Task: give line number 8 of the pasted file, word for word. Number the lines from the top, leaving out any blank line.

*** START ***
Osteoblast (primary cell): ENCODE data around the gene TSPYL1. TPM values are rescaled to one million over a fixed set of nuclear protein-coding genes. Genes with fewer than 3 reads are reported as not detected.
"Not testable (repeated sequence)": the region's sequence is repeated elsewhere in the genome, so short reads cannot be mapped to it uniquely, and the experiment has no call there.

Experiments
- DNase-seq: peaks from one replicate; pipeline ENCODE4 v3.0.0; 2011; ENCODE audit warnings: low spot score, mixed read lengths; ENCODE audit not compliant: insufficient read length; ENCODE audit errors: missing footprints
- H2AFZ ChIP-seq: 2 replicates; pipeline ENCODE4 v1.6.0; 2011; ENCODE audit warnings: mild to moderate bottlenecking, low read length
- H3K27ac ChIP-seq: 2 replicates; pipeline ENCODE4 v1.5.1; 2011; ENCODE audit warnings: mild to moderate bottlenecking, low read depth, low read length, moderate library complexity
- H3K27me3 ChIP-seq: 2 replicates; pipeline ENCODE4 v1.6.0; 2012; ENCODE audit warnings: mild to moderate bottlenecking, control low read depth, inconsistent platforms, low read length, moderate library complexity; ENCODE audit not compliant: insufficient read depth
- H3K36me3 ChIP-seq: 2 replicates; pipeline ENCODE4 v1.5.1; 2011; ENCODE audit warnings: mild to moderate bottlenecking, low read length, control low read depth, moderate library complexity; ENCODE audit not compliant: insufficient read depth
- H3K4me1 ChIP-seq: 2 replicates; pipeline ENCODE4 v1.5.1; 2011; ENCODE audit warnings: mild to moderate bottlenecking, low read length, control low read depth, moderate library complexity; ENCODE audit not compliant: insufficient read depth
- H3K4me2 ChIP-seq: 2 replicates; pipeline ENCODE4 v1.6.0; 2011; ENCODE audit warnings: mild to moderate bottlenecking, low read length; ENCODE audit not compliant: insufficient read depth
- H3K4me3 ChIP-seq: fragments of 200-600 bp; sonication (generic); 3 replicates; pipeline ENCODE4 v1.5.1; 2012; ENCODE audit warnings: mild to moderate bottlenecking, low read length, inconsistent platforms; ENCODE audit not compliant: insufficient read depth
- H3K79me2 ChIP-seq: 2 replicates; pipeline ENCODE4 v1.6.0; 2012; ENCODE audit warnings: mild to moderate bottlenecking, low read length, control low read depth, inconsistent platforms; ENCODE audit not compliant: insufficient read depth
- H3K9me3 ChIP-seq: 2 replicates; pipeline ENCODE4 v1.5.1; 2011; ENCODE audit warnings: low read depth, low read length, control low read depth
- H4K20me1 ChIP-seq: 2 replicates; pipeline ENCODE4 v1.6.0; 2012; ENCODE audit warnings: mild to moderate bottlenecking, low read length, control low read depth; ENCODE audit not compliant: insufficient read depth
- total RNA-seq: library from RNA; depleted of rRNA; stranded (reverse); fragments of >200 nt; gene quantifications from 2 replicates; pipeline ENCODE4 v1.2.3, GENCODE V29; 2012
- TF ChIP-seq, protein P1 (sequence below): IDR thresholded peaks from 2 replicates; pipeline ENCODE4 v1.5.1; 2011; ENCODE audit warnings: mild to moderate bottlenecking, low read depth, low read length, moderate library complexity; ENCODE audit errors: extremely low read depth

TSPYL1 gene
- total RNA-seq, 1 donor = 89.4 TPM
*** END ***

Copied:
- H3K36me3 ChIP-seq: 2 replicates; pipeline ENCODE4 v1.5.1; 2011; ENCODE audit warnings: mild to moderate bottlenecking, low read length, control low read depth, moderate library complexity; ENCODE audit not compliant: insufficient read depth